Every day, in Kenya, we see children who are enthusiastic about education, but unfortunately they are held back. We count ourselves very lucky to continue our education, and we dedicate this project to every Kenyan child with a desire to study.

Had these minds received proper nourishment, they would have made a difference. Every child has the potential to make a difference!

Our project – Think Green, Go Blue – provides an alternative way to purify water, using cactus mucilage instead of aluminium sulfate, which can be harmful to those who handle it and to aquatic organisms. In carrying out this work, we have grown from budding science lovers into passionate researchers. The project has left a mark on our lives that we shall not and cannot erase. Our journey has had tremendous ups and downs, and we believe that it has not ended, but has started from there.

Failing to win our annual school science fair for three consecutive years and seeing the small golden trophies in the hands of our friends just made us more determined to at least pass the first round. Then, after three years, we managed to win first place!

Where do we go from here? Winning our school fair was already beyond our expectations, and though it may sound cheesy, we were drowned in happiness when, round after round, we emerged in first place and finally made it to what we thought was the sky: the national level. There, we once again achieved first place! Truly, when you dare to dream, the sky is not the limit!

Having gotten to the national level, which in itself was very good (or ‘mzuri sana’, in Swahili), we did not know how to react. We were informed that selected first-place award recipients might get a chance to represent their country in South Africa. This inspired us to work our hearts out. We waited for months, but were disheartened when we got no response! We lost hope and went back to our normal science routine.

After an exhausting Human Biology test, our English teacher came to us with what seemed to be an angry face, and we thought, “Damn, seems like we’ve failed English”. But behind the mask of anger was the news that we had made it to the Intel International Science and Engineering Fair! We thought it was a joke and laughed in his face, but we were wrong. We believed in science and it believed in us too.

That was truly the start of our journey. Before describing it further, we must acknowledge our backbone – our supervisor. She taught us how to stay motivated every step of the way.

It started with the hunt to find the best prickly pear in town, despite their annoying little thorns. That done, another challenge emerged – how to efficiently extract the mucilage from the cactus. With much trial and error and one week of hard work, we finally found the best solution to the problem. But the journey did not stop there.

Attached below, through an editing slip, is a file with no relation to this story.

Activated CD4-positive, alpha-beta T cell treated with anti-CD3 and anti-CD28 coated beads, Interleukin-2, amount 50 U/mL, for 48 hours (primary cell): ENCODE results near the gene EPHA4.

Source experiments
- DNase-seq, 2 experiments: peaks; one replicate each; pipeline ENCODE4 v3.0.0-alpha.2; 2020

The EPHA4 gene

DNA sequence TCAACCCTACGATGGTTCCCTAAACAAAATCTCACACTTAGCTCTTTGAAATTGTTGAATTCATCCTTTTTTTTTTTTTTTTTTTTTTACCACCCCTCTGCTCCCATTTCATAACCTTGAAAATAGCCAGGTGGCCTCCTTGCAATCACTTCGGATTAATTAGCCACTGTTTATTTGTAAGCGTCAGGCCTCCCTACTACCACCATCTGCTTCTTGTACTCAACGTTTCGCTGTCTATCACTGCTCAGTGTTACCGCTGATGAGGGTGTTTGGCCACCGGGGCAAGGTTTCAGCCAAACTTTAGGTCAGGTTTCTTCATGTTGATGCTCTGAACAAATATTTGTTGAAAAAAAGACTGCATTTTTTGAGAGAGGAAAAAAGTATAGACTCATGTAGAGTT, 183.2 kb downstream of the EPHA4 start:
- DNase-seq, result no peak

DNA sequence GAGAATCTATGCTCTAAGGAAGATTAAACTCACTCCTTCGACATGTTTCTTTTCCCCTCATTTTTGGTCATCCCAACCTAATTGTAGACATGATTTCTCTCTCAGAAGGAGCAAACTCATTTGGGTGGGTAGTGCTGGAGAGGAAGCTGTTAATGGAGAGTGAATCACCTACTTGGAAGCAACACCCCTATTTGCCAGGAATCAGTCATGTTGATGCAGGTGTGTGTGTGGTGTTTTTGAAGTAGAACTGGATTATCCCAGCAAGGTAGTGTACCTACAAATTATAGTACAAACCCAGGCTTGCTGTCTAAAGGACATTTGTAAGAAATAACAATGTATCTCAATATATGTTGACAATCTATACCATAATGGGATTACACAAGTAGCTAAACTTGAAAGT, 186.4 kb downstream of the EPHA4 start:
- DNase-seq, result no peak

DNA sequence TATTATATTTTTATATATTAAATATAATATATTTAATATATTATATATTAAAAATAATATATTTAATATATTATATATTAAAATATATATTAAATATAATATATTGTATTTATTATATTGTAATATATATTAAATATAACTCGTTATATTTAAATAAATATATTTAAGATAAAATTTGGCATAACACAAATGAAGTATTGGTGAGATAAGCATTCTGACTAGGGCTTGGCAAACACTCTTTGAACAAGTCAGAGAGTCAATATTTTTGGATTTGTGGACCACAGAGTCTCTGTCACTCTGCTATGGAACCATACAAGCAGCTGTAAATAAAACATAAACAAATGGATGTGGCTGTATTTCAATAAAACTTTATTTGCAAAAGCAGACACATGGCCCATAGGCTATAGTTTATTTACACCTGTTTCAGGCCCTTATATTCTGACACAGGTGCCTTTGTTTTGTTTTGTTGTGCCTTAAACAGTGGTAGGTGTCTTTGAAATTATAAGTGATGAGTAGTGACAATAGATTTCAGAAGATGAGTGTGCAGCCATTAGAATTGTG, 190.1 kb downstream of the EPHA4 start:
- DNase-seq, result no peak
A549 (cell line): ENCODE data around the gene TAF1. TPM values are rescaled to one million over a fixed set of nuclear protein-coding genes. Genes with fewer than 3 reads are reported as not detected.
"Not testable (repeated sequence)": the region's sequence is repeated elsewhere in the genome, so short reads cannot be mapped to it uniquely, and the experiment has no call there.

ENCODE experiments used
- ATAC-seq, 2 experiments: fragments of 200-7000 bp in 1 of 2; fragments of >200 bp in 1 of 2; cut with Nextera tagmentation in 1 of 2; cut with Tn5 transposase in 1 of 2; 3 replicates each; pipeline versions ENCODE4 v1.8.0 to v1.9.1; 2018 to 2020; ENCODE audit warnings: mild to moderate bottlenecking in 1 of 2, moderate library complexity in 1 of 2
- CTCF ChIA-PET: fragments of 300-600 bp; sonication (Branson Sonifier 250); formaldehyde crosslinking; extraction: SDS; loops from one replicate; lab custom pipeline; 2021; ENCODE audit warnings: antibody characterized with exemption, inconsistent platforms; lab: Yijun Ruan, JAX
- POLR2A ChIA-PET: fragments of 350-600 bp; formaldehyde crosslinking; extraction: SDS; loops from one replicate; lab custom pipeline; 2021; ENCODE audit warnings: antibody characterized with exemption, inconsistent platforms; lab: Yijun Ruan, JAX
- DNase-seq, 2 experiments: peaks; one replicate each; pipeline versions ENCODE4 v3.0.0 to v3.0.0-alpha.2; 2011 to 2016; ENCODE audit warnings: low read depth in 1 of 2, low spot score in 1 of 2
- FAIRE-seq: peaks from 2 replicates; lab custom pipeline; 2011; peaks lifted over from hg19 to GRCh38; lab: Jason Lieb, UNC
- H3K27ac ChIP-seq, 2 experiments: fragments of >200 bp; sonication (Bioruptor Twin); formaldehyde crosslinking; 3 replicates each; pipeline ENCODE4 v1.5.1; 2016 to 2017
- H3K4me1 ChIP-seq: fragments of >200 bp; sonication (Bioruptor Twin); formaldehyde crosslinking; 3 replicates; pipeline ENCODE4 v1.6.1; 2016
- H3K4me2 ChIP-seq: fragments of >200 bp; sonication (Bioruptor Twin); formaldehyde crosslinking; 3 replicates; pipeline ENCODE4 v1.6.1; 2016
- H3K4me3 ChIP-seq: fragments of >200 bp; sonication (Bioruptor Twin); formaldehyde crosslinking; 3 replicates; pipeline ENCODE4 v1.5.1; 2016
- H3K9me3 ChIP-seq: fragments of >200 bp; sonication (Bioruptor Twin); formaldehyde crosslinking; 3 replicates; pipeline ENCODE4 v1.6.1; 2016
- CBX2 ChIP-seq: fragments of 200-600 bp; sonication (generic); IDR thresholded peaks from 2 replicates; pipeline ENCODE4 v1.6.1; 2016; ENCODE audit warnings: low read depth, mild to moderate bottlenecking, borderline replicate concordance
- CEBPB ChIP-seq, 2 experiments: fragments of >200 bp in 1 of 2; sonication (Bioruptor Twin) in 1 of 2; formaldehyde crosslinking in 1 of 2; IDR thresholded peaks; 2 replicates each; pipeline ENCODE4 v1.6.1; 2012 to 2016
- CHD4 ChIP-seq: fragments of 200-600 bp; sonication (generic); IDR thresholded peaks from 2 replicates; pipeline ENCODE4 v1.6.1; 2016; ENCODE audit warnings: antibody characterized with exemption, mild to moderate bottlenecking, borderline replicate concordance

Once we had our cactus mucilage and our unpurified water, the next step was to find an efficient and effective method of coagulating the impurities. After assessing and struggling with this experiment for almost two weeks, our cactus still failed to coagulate the impurities as we had expected it to. We had either put in too much mucilage or too little. It was important to find out the right amount of mucilage to purify a certain volume of water before we could proceed.

At last we managed to find the right ratio of mucilage to water. But the results were still not efficient enough. Sometimes the mucilage would purify the water really well, while at other times it would fail. So what went wrong? After deep analysis we discovered that standing water would fail to coagulate the impurities, while water from a flowing source that was not allowed to settle would do the trick.

The next constraint was the medium in which the water had to be purified. On small scale, we carried out the experiment using beakers of various sizes, ranging from 250 ml to 1,000 ml, with equal parts of unpurified water and mucilage in each. We realized that either extreme, too large or too small, was ineffective in purifying the water and coagulating all the impurities.

“We believed in science and it believed in us too.”

After testing the treated water in a testing centre, we found out that it would need further purification before it could be consumed. Our process can be fully effective and applied to large-scale water purification if cactus is used in place of aluminium sulfate (the present coagulant used in purification of water), while the rest of the purification process – for instance, chlorination – remains the same.

We would like to acknowledge the hard work of groups that have carried out similar research, as they formed the stepping stones to our project. With more in-depth research, we plan to develop this project and see it implemented on a large scale. We have thoroughly treasured this project. It was a life-changing experience for both of us.

Last of all, we believe and pray that one day all our Kenyan friends will have a school to go to where they will be nurtured to become their best – because as they say, “the beautiful thing about learning is that no one can take it away from you.”